• [0006]
    As circuit densities increase, the widths of vias, contacts and other features, as well as the dielectric materials between them, decrease to less than 250 nanometers, whereas the thickness of the dielectric layers remains substantially constant, with the result that the aspect ratios for the features (i.e., their height divided by width), increases. Many traditional deposition processes such as physical vapor deposition (PVD) and chemical vapor deposition (CVD), do not effectively fill structures in which the aspect ratio exceeds 4:1, and particularly where the aspect ratio exceeds 10:1. Therefore, much effort is presently being directed toward the formation of void-free, nanometer-sized features having high aspect ratios such as 4:1 or higher. Additionally, as the feature widths decrease, the device current remains constant or increases, which results in an increased current density in the feature.
  • [0007]
    Elemental aluminum (Al) and its alloys have been the traditional metals used to form lines and plugs in semiconductor processing because of aluminum's perceived low electrical resistivity, its superior adhesion to silicon dioxide (SiO2), its ease of patterning, and the ability to obtain it in a highly pure form. However, aluminum has a higher electrical resistivity than other more conductive metals such as copper, and aluminum also can suffer from electromigration leading to the formation of voids in the conductor.
  • [0008]
    Copper and its alloys have lower resistivities than aluminum and significantly higher electromigration resistance as compared to aluminum. These characteristics are important for supporting the higher current densities experienced at high levels of integration and increase device speed. Copper also has good thermal conductivity and is available in a highly pure state. Therefore, copper is becoming a choice metal for filling sub-quarter micron, high aspect ratio interconnect features on semiconductor substrates.
  • [0009]
    Despite the desirability of using copper for semiconductor device fabrication, choices of fabrication methods for depositing copper into very high aspect ratio features, such as a 4:1, having 0.35μ (or less) wide vias are limited. As a result of these process limitations, electroplating, which had previously been limited to the fabrication of lines on circuit boards, is presently being used to fill vias and contacts on semiconductor devices.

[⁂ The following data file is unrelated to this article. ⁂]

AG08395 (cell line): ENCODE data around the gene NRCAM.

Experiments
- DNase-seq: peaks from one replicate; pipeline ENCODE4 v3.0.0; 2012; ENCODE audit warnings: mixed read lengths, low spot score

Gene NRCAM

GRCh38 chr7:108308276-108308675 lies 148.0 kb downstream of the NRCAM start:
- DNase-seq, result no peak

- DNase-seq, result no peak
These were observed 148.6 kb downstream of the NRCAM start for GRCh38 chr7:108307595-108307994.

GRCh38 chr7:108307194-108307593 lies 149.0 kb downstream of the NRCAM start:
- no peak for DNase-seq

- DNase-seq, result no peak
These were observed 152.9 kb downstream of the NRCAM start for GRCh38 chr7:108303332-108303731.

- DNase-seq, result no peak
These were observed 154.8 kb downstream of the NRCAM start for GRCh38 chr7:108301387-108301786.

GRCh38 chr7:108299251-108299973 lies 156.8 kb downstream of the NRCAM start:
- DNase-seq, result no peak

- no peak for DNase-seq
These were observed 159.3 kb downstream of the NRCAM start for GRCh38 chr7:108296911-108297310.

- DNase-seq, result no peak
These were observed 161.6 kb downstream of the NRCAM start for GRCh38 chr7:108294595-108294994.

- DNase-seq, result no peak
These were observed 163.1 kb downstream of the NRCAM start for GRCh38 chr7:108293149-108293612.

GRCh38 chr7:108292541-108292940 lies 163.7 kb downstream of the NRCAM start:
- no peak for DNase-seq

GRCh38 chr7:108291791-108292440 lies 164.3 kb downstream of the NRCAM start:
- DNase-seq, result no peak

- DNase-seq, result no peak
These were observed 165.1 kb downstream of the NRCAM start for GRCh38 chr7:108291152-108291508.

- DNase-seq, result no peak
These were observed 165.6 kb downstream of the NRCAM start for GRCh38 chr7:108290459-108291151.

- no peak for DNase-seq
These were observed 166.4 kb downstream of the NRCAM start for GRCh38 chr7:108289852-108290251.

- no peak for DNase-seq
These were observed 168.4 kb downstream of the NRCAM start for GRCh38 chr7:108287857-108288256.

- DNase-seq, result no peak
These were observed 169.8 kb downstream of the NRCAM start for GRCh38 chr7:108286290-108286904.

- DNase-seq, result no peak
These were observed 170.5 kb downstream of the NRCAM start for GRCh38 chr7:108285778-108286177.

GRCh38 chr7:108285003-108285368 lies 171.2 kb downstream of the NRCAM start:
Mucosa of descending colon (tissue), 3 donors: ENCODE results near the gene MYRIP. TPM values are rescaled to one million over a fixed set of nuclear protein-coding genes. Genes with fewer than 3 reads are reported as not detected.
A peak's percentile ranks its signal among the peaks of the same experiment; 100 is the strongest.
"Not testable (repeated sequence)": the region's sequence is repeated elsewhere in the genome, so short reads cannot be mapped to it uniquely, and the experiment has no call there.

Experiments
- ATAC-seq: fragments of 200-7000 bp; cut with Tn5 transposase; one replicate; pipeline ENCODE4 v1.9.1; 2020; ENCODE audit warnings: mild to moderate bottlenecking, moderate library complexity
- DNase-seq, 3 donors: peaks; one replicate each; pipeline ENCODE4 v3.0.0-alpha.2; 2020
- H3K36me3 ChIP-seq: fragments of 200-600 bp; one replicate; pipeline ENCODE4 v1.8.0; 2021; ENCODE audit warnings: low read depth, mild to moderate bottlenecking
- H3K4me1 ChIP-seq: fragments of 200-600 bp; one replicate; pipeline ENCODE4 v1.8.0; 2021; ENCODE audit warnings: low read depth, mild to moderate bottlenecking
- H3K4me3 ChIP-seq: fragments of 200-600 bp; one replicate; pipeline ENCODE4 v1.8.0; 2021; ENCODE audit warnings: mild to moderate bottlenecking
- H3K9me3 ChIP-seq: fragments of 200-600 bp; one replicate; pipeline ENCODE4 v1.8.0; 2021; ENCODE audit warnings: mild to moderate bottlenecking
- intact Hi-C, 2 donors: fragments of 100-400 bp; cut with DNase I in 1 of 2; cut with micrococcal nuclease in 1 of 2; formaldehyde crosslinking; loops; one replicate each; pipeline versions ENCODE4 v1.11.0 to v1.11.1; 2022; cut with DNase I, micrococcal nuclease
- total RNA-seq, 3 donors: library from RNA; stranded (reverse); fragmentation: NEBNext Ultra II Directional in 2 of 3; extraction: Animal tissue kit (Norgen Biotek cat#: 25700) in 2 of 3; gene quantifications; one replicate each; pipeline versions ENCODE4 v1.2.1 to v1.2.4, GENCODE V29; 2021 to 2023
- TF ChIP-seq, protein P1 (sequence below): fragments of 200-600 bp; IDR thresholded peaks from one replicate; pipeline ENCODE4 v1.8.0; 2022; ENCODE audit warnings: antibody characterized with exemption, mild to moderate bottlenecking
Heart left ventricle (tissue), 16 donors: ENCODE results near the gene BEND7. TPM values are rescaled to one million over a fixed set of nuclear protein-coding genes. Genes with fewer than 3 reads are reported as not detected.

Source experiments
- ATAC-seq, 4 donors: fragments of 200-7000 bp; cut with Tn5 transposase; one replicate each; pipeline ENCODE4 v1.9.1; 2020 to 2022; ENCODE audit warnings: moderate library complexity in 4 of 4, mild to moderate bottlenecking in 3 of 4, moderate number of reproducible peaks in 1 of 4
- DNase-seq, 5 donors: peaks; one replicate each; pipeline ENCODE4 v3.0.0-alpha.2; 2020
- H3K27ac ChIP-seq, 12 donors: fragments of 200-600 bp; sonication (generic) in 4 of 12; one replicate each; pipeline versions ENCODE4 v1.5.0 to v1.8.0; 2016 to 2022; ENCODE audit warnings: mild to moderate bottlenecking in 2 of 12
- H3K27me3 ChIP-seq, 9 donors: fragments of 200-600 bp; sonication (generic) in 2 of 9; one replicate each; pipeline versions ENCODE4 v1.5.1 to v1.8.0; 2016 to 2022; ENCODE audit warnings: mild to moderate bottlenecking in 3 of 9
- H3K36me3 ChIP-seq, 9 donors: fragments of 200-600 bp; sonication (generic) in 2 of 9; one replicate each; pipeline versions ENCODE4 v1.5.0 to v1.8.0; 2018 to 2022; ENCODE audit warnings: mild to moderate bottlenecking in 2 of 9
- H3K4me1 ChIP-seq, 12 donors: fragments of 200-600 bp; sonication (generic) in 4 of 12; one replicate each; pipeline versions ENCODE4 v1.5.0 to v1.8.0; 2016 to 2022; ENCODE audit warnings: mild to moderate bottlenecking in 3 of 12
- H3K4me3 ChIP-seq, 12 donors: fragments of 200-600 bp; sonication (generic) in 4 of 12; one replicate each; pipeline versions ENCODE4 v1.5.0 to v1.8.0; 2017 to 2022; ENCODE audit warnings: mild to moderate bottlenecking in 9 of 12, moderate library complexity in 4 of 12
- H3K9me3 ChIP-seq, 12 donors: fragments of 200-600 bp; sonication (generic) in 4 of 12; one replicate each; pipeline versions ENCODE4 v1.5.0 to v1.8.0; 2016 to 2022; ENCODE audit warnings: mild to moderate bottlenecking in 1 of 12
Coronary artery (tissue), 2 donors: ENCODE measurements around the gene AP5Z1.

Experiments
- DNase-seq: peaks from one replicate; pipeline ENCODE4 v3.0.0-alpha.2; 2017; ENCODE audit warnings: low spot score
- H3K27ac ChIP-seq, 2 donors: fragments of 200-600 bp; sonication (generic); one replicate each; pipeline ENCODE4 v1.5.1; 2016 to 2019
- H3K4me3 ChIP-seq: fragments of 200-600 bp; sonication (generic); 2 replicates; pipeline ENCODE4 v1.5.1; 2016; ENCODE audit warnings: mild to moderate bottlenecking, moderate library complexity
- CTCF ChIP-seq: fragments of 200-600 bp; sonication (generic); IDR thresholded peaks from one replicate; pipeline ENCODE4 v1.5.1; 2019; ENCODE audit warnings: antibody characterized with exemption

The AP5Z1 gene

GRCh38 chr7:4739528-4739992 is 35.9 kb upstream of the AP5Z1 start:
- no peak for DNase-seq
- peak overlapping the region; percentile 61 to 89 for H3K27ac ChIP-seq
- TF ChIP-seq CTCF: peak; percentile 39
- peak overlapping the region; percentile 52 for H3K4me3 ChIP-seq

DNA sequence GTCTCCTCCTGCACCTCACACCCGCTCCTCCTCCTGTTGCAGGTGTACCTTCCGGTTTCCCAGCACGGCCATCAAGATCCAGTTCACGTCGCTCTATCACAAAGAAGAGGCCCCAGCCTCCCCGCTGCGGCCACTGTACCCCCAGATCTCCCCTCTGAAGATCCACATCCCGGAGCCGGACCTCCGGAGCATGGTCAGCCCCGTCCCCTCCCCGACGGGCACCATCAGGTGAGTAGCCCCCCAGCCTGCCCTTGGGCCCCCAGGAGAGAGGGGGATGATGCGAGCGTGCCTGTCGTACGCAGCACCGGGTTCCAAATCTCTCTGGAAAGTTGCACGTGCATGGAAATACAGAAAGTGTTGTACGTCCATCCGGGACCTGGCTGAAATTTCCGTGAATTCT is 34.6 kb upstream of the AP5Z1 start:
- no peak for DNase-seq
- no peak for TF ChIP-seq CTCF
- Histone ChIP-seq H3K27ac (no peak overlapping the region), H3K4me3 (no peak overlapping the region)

• [0010]
    Metal electroplating is generally known and can be achieved by a variety of techniques. A typical method generally comprises physical vapor depositing a barrier layer over the feature surfaces, physical vapor depositing a conductive metal seed layer, preferably copper, over the barrier layer, and then electroplating a conductive metal over the seed layer to fill the structure/feature. Finally, the deposited layers and the dielectric layers are planarized, such as by chemical mechanical polishing (CMP), to define a conductive interconnect feature.
  • [0011]
    For efficient substrate processing, layers, such as copper layers, electroplated onto a substrate must be smooth and regular (i.e., planar, uniform or flat) before other processing steps are performed. Irregularities (i.e., bumps) present on the electroplated layer surface hinder substrate processing efficiency by causing problems such as peeling and/or flaking and resulting in reduced yield.
  • [0012]
    One particular problem encountered in current electroplating processes is that the area of an electroplated layer about (i.e., at or near) the edge of the layer typically contains irregularities. These irregularities often occur due to excess electroplated material being deposited about the edge of the layer, and thus in the region of the substrate about the edge or perimeter of the substrate (this region of the substrate is known as the bevel of the substrate). In this regard, it has been observed that, during an electroplating process, an area of the layer near the edge of the substrate receives a higher current density than the remaining area of the layer, resulting in a higher rate of deposition of electroplated material near the edge of the substrate. The excess material accumulates to form the bevel of the substrate and is sometimes called the “edge bead”. Additionally, contact points present at or near the edge of the layer may break after electroplating, causing layer irregularities about the edge of the substrate. Furthermore, the metallization near the edge of the substrate tends to “peel off” the substrate.
  • [0013]
    A multiple step bevel cleaning process (i.e. a “bevel cleaner”) may be used to remove the bevel. A bevel cleaning process involves applying an etchant to the bevel region to remove the metal near the substrate edge, i.e., the metallization is removed from the substrate at a certain distance from the substrate edge. The etchant is then removed from the substrate through rinsing with deionized water and lastly the substrate is dried by spinning the substrate. Each of these tasks is performed in a different machine. The use of many machines between which a substrate must be transported increases the risk of substrate damage and contamination. Additionally, the movement of substrates requires a substantial amount of time that impacts throughput for the substrate processing system.
  • [0014]
    Therefore, a need exists in the art for an integrated bevel cleaner that enables transfer of substrates through the bevel cleaner either with or without edge bead removal and substrate cleaning.
  • SUMMARY OF THE INVENTION
  • [0015]